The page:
From the September 01, 2009 issue of Futures Magazine • Subscribe!

Gelet: Automating Elite systems

Joe Gelet can sum up his trading philosophy in four words: The market is random.

But as simple as it may sound, that fundamental truth forms the basis for Gelet’s most elaborate efforts. Because, while the market might be haphazard, it has led Gelet to develop automated strategies that definitely aren’t.

A registered commodity trading advisor (CTA), Gelet is the president of Elite E Services, a company that builds and sells trading strategies for the forex market. Human traders, he says, make mistakes and press wrong buttons. But, “with an automated system you have control.”

Just 10 years ago, the industry considered automated trading to be “almost heresy,” Gelet says. But as tools have developed, the tide has turned toward automated systems that don’t depend on the so-called market trends.

“If we can build a strategy for random numbers and prove it works, we can make a strategy for the market,” he says. “In our industry, people don’t really care about trends, they care about what works.”

Gelet does not have a bias towards any trading philosophy, he just tests and builds systems that work. When Futures interviewed Richard Dennis a couple of years back he said, “We took people and taught them to think like traders…[today] I would try and get them to think like researchers.”

That seems to be an approach that Gelet has embraced.

“You build a robust system, and then you plan for the worst and hope for the best,” Gelet says. “[A disaster] could happen every day, and you should still be making money.”

To Gelet, the overall stability of the forex market is its greatest appeal, and one of the reasons his automated strategies are effective. Because currencies are the source of value for both stocks and commodities, Gelet believes they should be the “primary market” for investors and traders.

The system behind his CTA program, FXV1, returned more than 40% each year from 2005-2008 and was based on a portfolio of uncorrelated systems. He used Trade Robot, a third-party software, to test thousands of simple models and he employed a handful of the best performers. “We created a big portfolio of systems, 90% were garbage, certain types of systems worked,” Gelet says.

Despite the success, the strategy produced a couple of large drawdowns, so Gelet decided to alter his approach and now creates systems based on what he calls “Triangular Arbitrage.” Every trade for every system is based on a correlation analysis of three currency pairs. It uses any group of three liquid pairs and generates six buy or sell signals based on this analysis and then nets them out. He has a risk overlay that gets out on a hard dollar stop and reduces the size of trades if the portfolio becomes correlated.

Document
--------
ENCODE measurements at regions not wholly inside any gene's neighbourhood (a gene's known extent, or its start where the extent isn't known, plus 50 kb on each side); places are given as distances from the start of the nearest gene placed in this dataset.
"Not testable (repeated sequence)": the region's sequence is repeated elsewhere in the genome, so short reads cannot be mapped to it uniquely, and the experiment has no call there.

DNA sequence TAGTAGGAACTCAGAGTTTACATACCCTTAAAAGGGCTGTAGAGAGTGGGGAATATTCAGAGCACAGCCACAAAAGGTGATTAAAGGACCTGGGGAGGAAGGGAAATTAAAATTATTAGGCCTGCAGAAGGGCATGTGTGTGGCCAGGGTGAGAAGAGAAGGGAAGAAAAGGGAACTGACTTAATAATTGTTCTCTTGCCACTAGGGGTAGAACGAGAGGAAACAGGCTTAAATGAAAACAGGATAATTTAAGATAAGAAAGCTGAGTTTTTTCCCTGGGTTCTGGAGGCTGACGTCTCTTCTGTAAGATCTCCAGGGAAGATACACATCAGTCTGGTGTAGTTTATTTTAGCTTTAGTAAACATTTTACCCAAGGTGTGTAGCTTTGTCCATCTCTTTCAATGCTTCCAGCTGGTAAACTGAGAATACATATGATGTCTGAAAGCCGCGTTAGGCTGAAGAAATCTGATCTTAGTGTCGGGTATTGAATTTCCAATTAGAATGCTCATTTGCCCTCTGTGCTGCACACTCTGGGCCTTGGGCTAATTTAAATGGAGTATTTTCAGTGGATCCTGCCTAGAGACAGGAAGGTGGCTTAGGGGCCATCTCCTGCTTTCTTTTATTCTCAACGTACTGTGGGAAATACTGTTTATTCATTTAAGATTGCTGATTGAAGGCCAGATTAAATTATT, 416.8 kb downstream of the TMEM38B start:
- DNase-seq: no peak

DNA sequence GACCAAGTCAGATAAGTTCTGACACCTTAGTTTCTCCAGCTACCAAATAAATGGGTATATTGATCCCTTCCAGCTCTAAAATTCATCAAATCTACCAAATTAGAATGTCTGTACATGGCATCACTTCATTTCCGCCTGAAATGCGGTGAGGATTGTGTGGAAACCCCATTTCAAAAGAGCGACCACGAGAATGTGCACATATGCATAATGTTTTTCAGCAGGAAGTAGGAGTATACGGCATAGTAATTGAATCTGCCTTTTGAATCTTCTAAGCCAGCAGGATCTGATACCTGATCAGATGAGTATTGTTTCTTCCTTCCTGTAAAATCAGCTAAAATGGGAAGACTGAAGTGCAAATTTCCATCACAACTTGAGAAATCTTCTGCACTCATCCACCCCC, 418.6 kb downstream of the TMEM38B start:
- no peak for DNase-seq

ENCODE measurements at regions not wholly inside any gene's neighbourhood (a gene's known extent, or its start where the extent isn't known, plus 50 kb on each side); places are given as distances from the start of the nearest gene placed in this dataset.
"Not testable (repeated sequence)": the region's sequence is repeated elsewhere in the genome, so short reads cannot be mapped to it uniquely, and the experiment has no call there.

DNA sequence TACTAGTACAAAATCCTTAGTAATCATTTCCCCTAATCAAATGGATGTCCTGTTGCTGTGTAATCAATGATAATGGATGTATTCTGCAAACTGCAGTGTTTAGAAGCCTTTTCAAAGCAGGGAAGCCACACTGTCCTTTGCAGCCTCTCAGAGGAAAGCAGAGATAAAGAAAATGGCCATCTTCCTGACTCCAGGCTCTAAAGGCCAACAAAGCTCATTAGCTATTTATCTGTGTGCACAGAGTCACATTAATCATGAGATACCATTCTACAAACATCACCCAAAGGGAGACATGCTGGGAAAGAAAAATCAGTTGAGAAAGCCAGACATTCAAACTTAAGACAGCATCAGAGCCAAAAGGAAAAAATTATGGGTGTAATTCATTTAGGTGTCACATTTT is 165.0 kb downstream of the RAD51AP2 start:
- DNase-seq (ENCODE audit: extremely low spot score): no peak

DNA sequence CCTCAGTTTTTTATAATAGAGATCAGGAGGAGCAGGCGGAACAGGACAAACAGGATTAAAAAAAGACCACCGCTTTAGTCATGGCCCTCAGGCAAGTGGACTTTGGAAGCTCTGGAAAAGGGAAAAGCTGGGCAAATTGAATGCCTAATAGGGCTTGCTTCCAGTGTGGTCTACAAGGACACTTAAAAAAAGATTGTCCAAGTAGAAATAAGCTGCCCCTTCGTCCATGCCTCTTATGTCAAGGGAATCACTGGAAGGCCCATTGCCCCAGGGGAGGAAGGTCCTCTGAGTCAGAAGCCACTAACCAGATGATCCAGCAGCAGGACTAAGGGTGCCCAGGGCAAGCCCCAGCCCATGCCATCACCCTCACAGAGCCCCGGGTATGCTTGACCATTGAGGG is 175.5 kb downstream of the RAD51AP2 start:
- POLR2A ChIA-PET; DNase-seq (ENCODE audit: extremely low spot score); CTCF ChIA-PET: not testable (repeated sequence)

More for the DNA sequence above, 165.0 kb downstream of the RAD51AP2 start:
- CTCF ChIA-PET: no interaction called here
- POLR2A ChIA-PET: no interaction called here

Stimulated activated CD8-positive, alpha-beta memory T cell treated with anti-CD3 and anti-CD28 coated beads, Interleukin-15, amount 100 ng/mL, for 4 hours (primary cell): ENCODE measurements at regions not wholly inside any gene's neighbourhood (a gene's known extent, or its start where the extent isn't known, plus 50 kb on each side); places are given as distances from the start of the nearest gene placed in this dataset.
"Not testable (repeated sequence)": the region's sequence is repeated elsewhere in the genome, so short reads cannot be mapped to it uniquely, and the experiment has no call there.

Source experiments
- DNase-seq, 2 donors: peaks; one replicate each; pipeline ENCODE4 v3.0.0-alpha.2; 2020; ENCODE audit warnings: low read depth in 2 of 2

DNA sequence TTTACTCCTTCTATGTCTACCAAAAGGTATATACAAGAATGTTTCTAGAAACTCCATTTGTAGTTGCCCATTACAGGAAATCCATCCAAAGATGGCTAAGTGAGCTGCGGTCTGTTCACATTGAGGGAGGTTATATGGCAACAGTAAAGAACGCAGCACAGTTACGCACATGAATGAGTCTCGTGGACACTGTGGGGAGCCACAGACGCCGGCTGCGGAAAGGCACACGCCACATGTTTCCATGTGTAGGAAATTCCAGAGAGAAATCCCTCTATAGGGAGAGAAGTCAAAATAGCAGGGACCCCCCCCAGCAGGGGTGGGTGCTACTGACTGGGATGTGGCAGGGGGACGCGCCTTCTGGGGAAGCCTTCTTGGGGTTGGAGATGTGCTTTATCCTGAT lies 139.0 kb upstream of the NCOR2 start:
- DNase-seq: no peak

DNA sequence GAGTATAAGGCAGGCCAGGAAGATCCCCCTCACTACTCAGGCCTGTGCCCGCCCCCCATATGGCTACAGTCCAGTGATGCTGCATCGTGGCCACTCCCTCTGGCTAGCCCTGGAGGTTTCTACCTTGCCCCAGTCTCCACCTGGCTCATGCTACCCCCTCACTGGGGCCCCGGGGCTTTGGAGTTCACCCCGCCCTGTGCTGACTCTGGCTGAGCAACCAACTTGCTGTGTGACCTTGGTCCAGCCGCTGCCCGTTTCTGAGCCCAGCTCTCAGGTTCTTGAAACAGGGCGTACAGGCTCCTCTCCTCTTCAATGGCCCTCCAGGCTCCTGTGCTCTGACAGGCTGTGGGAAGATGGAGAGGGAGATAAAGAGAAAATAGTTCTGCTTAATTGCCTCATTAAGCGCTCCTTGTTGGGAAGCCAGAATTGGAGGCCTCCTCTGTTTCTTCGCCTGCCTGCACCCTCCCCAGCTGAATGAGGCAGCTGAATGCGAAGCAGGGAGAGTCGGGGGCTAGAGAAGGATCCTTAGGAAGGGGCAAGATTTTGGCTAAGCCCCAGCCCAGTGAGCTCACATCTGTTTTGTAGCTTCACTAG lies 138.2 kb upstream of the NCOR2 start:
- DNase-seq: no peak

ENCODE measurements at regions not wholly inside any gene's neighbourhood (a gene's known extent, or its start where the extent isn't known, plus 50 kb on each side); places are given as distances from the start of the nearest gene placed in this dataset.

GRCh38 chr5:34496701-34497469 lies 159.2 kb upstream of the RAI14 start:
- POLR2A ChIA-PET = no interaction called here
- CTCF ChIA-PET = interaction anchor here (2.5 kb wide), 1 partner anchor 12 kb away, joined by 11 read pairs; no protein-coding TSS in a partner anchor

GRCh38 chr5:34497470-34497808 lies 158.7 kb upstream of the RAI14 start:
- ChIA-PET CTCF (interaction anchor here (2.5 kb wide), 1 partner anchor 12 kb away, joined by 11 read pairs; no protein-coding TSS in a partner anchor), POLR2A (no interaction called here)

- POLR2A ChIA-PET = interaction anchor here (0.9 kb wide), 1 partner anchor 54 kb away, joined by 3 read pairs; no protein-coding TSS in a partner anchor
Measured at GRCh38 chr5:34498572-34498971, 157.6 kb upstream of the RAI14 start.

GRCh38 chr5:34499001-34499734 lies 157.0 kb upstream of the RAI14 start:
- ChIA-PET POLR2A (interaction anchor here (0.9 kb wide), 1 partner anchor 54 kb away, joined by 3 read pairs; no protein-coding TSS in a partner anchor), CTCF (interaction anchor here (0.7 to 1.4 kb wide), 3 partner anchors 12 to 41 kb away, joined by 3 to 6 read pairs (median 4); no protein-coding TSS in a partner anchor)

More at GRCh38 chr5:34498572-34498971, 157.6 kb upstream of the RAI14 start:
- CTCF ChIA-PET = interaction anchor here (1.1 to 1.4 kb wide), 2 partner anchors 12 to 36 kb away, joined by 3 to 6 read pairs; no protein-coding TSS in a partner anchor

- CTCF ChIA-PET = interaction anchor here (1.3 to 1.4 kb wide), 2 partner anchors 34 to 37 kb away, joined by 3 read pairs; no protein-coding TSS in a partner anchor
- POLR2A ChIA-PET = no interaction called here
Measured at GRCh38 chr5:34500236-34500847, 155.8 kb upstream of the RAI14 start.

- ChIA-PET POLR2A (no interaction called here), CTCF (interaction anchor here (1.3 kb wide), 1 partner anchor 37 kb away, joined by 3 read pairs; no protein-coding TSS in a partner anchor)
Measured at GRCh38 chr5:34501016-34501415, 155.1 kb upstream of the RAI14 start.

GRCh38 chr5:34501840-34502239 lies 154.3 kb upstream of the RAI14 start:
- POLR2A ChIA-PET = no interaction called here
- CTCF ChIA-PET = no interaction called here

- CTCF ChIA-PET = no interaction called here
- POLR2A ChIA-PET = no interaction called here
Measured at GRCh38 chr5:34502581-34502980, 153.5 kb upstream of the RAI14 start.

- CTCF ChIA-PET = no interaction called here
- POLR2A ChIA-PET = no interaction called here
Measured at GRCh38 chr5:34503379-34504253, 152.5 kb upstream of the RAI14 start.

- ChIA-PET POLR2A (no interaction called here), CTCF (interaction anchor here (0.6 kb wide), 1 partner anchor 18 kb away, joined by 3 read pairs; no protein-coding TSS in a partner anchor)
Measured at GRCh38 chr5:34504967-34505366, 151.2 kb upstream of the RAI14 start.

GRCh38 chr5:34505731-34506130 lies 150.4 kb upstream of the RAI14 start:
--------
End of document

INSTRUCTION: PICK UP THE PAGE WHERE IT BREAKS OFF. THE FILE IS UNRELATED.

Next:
Gelet feels the new approach is less risky and more sustainable. “We feel this approach is more reliable,” Gelet says. “There [aren’t] any [fundamental factors in the market] that can stop the model from working.”

Gelet’s interest in the markets started when he was five years old and spent hours in his father’s office, with only the Wall Street Journal and financial channels for entertainment. He developed his own bulletin-board system to track the market, a precursor to the Internet sites that would become his bread-and-butter. By the time he was a teenager, Gelet was day-trading his family’s money and continued to do so through the dot-com boom, during which he says, “It was easy to make money. But in 2001, the party was over.”

The “party” started again when new day-trading rules, the introduction of the euro and the advent of trading platforms like MetaTrader created a “perfect storm,” which pushed Gelet to pursue information technology. He then applied IT to forex. “The people who understand technology are really at the center of forex,” he says.

In 2001, Gelet joined forces with Arthur Charloff and Mark Markovic, colleagues at Northwood University, and the trio founded Elite E Services, an electronic boutique brokerage, which is now a global firm, with 17 employees and corporate offices in New Zealand and Nevada. Gelet works from Columbia, South Carolina, where he maintains a small office.

“It’s hard to quantify what we do,” Gelet says. “But the systems are making money.”

Gelet’s aim is for Elite E Services to become “the Microsoft of forex strategies.” And on the way to that goal, he and his partners are planning to open their own forex trading bank.

“We don’t want to be bankers, we want to be traders,” Gelet says. “But who do banks work with? Other banks.”

But no matter his plans, one thing is certain: Gelet’s sense that he belongs in the trading business. Like his systems, Gelet says, “I’m doing what I am sort of designed to do.”

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